I admit it. I have a hard time leaving well enough alone. I look at a recipe, and the first thing I want to do is change it, add my own twist. A psychiatrist might say I have control issues (“It’s my way or the highway, man!”), or trust issues (“Why would you add the milk in that step? It’ll be clumpy. Clumpy!“).
But I think it’s simply just this: I like to play with my food. And I know what flavors I enjoy together.
So when I read through the recipe for today’s French Fridays with Dorie assignment, Gorgonzola & Apple Quiche, my brain immediately started shouting: Caramelized onions, baby! Caramelized onions.
It was a good choice. The soft bite of the Gorgonzola, the tang of the apple and the rich savory-sweetness of the onions made a good combination. Even the quiche nose-wrinklers in my posse liked this quiche.
At the core of every great quiche is a great tart crust. Tart dough is nothing to be feared: a food processor makes tart dough in a snap. In fact, I will only very reluctantly (grumpily, even) make tart dough by hand. Yeast bread, yes. Tart dough, no. Keeping your warm, sticky paws off the dough helps the butter to stay cold until the last possible moment in the oven, when it finally begins to melt and leaves soft, tender layers in its wake.
Two helpful tips: (1) It was from Dorie where I learned to freeze the dough-lined pan for 30 minutes before blind-baking. Helps minimize shrinkage. (2) Prepare your butter by freezing it in stick or block form first for about an hour (measure out what you need first — if you need 6 tablespoons from an 8 tablespoon stick, for example, remove 2 tablespoons and freeze just the 6). Then use a box grater to create shreds (use the side with the largest holes). This goes much faster than slicing butter into cubes, and the butter will incorporate into the dough much easier.
Dorie’s original recipe is, I’m beyond certain, quite delightful without SoupAddict getting all up in its b’iness. But what can I say, people? I like to play with my food.
See what my other glorious Doristas thought of the apple Gorgonzola quiche at FrenchFridayswithDorie.com.
Have a great weekend!
Gorgonzola Dolce & Apple Quiche
adapted from Around My French Table
In addition to changing up sauteed onions in favor of caramelized (and adding more of them), I also altered the amount of cheese (more than Dorie called for) and dairy (less), switching out heavy cream for half-and-half. But that’s the great thing about quiche — it’s barely a recipe. You throw stuff in a crust, pour some egg mixture on it. Bake. And eat.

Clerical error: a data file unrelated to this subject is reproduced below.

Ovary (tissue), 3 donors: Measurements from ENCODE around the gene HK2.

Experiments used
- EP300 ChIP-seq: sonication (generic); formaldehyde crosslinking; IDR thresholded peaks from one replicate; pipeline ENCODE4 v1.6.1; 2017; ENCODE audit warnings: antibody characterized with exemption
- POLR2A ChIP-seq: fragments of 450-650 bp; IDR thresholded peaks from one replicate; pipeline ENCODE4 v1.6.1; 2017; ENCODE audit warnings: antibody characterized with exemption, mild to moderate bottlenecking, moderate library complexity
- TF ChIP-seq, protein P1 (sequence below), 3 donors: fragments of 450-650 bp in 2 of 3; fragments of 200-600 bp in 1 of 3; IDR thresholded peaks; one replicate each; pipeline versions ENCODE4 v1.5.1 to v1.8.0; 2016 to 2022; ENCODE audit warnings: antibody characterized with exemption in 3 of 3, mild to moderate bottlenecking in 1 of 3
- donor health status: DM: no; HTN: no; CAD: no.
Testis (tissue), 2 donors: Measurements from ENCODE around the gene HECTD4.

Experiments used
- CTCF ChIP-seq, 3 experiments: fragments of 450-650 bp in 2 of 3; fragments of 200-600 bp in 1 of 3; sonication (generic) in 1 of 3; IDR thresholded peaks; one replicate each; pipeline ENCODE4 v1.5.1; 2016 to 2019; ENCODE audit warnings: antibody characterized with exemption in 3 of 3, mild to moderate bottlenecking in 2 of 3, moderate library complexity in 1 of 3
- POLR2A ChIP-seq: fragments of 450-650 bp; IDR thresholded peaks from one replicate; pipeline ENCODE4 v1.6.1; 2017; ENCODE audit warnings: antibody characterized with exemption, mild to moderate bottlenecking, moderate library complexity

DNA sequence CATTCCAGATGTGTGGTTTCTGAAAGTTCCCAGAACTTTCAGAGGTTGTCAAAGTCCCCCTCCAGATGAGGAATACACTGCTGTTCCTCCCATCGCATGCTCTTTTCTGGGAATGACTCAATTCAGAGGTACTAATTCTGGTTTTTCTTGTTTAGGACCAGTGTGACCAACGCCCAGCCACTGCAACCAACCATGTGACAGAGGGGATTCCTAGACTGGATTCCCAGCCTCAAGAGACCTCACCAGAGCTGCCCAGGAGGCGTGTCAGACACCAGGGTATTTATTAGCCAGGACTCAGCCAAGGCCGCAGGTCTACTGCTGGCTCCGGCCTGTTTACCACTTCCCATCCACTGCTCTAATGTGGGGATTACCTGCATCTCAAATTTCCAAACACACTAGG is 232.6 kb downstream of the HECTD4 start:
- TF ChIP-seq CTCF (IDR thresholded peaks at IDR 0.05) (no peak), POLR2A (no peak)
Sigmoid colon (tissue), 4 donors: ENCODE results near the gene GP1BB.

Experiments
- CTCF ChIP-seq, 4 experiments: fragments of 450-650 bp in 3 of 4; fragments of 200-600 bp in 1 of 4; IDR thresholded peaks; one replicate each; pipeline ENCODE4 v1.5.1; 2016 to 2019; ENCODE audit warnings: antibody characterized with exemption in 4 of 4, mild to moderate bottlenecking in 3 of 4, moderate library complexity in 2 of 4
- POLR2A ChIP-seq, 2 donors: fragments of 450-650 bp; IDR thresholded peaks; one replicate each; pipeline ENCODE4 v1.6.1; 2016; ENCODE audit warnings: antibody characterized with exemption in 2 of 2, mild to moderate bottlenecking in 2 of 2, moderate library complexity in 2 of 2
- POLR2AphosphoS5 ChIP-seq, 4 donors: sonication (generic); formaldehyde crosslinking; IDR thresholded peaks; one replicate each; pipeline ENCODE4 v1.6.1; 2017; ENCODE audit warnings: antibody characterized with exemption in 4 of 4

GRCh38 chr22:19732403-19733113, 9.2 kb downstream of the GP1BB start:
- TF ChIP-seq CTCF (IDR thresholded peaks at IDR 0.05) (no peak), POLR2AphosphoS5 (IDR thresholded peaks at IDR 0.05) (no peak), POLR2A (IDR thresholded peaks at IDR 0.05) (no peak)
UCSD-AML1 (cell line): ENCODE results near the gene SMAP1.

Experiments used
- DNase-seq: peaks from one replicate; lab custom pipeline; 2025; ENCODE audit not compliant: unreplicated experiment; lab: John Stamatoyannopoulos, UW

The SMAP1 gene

Prep Time: 10 minutes
Cook time: 1 1/2 hours (does not include time to make the tart crust)
Yield: about 6 servings
1 tablespoon canola or grapeseed oil
2 medium onions, thinly sliced in half or quarter moons
3 ounces Gorgonzola dolce, sliced into small cubes
1 tart apple, such as honeycrisp or granny smith, peeled, cored and diced
1/2 cup half-and-half or heavy cream
salt and freshly ground black pepper, to taste
1 tart dough recipe, partially baked (use your favorite, or Dorie’s recipe and instructions can be found here)
1. Preheat oven to 400°F. Place the tart pan with the partially baked dough on a baking sheet.
2. Caramelize the onions: heat the oil in a large skillet over medium until shimmering. Add the onions and stir, cooking until they’re glassy. Reduce heat to medium-low. Allow onions to simmer, stirring occasionally until they begin to brown. If they stick to the pan, use small amounts of water to loosen (don’t add too much — you don’t want the onions to steam). Onions are caramelized when they’re a rich, dark golden brown — this could take 30 to 40 minutes.
3. Line the bottom of the partially baked crust with the caramelized onions. Spread the apples on top, followed by the Gorgonzola cubes.
4. Whisk the eggs with the half-and-half. Add black pepper and salt (use a light hand with the salt – the cheese is already quite salty), and mix well.
5. Carefully pour the egg mixture over the tart. Place the baking sheet in the oven, and bake for 30-40 minutes.*
6. The quiche is fully baked with the eggs have puffed up and browned ever so slightly. Remove from the oven and cool.
*Note: if using a tart pan smaller than 9″, or a differently shaped pan like the long rectangle I used in the photos above, begin checking the quiche at the 25 minute mark. Mine took just under 30 minutes to bake.